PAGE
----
Bowman also was surprised that the Sabres didn’t have many players under contract when he arrived in 1979. “When I went to Buffalo that summer after I had signed, and I started looking around, they had 25 professional players under contract. Twenty-five! And the reason was, and I found out later, the Knoxes were rich people, they had money, but they weren’t going to spend it.”
Bowman also admitted that he never got the administrative part right, shuffling people in an out of the head coaching job but realizing that coaching was what he did best. (Bowman doesn’t mention here that he once tried to bring Herb Brooks in as the Sabres’ head coach, but couldn’t get it to work.) As Dryden writes, “For perhaps the first time in his career, he seemed out of answers.” That led to his dismissal in 1986.
Bowman’s life is covered nicely enough, but it’s the subject of hockey history where the book turns thrilling to those who like that subject. Bowman has been watching the NHL closely for about 70 years, and he’s an encyclopedia of what went on and why. Dryden took the unusual step of having Bowman pick the eight best teams in “modern” NHL history (only one team per dynasty was allowed), and squaring them off. Bowman provides analysis of each team and then reveals who he’d think he would win such games. No spoilers here, but it’s great fun to read opinions of great players and teams.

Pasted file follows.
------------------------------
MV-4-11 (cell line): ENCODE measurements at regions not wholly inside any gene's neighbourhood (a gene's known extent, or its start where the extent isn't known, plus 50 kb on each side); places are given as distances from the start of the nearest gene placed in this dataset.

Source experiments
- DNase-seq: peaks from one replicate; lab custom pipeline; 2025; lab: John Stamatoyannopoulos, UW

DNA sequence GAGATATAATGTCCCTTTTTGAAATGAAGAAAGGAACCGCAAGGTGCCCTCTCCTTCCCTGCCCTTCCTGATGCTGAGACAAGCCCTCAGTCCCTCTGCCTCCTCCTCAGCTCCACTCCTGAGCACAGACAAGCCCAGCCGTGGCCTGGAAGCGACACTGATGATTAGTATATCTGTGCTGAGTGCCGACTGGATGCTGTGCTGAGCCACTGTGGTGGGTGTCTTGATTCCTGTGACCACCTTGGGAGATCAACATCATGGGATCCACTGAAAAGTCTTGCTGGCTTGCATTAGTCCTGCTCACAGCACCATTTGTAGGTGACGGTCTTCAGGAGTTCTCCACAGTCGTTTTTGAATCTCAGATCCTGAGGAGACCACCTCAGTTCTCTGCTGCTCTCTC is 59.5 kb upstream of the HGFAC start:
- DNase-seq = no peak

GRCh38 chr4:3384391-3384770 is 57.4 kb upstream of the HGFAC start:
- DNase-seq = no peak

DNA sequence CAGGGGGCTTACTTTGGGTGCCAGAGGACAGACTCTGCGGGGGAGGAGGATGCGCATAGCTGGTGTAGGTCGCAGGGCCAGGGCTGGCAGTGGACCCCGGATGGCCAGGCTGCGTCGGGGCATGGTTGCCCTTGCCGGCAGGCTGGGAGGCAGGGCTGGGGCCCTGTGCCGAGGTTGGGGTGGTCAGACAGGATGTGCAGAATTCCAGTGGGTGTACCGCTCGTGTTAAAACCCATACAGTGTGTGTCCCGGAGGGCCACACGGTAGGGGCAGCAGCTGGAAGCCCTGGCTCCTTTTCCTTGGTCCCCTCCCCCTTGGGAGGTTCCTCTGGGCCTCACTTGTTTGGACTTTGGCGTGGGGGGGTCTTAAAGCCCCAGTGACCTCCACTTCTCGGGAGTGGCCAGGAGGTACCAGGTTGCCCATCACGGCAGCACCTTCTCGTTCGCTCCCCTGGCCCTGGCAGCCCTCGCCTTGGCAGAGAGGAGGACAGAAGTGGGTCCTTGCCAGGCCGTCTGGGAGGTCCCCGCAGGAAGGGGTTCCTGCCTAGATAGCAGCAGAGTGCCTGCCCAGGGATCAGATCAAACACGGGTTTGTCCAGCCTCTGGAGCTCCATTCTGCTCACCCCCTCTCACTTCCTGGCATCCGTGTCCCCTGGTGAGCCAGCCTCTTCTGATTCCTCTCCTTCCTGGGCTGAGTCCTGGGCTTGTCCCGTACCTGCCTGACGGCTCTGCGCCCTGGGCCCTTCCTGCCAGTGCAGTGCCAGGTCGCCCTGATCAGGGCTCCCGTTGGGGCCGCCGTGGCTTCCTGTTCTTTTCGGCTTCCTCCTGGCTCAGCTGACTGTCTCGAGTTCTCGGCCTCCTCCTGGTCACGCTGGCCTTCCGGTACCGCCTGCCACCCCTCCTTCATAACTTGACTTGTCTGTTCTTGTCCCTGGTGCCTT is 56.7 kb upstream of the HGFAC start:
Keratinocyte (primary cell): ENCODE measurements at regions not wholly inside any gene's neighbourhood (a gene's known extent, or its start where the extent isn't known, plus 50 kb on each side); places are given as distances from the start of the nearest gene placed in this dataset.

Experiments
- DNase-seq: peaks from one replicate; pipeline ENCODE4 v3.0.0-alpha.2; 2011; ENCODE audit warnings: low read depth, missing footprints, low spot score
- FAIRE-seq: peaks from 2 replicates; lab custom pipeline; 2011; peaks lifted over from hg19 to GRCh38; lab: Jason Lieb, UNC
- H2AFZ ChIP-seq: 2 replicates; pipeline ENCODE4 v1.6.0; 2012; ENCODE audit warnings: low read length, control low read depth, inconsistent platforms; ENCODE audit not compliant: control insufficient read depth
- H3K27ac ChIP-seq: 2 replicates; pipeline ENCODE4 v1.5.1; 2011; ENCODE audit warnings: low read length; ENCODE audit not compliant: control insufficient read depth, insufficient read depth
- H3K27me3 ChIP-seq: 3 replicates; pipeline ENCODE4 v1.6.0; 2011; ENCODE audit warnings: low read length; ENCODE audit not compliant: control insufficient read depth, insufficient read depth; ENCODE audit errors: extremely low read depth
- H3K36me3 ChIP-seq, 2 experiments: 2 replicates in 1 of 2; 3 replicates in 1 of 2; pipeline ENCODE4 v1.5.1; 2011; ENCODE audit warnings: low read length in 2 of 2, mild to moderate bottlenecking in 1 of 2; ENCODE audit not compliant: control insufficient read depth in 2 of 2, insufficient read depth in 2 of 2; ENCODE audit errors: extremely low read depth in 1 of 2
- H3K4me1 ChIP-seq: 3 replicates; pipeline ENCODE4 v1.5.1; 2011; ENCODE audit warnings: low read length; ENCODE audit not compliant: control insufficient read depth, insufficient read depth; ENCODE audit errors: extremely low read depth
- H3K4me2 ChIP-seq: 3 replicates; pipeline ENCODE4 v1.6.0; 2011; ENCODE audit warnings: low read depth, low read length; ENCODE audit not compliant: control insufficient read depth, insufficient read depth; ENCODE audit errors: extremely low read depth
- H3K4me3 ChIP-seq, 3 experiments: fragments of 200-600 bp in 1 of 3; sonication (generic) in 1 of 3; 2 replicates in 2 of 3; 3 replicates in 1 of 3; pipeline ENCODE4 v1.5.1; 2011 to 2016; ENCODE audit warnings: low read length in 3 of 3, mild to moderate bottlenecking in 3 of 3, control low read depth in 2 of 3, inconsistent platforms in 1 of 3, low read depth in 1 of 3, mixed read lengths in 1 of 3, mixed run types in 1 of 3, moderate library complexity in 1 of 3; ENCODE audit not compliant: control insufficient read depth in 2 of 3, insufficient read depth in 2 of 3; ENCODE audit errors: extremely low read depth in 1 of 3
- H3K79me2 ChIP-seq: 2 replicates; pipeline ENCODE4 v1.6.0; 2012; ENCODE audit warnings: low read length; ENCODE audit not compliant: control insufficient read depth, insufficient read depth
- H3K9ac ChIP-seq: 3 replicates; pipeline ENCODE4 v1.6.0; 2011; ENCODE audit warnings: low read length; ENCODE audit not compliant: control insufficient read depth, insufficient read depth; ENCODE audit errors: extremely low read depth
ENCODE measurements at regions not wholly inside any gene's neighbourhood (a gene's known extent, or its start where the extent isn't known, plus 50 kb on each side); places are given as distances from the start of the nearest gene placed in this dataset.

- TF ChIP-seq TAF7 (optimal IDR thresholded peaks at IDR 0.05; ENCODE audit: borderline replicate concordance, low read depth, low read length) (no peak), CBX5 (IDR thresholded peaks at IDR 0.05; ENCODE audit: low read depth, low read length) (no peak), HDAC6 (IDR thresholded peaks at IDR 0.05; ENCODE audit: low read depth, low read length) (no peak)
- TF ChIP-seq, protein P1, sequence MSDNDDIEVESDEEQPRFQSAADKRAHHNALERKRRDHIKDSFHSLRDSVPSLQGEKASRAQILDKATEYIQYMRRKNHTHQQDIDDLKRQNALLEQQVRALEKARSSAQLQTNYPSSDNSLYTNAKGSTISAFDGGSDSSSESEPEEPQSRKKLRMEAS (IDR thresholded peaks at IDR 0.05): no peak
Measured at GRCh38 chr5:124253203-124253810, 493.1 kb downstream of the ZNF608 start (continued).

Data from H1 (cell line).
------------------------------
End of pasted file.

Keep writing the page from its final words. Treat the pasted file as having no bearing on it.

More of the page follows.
Taken on its own merits, “Scotty” offers some fascinating insights into Bowman’s life and the game of hockey that you won’t find anywhere else. But there’s one aspect of the story that isn’t explored.
Scotty has the reputation now as the kindly, wise grandfather type who remains relevant as the years wind down, and the book doesn’t change that. But during his prime years, Bowman was considered a genius but not particularly loved by anyone outside of his family. The quote that received the most repetition was that the Canadiens hated Bowman 364 days a year, but loved him the day they all won the Stanley Cup together. When Rick Martin of the Sabres sued the team and Bowman over the way his knee injury was handled, he said at the time, “People all over the league were coming up to be saying, ‘Stick to Scotty.’ ” Media members in those pre-Internet days wondered why Bowman would lie to them in a private conversation about things like the starting goalie for that night’s game. They also noticed that he was one of the few coaches in history that were more talkative and analytical after losses than wins. Scotty did mellow a bit later in life, and perhaps he realized after retiring from coaching that he could relax a bit. Still, it would have been interesting to see that part of his personality explored.
Covering such subjects would make it a different book, of course, but the book we have is absolutely worth reading by hockey fans. Who wouldn’t love to hear Dryden and Bowman talk at length about the game they shared and loved? This is the next best thing.
(Follow Budd on Twitter @WDX2BB)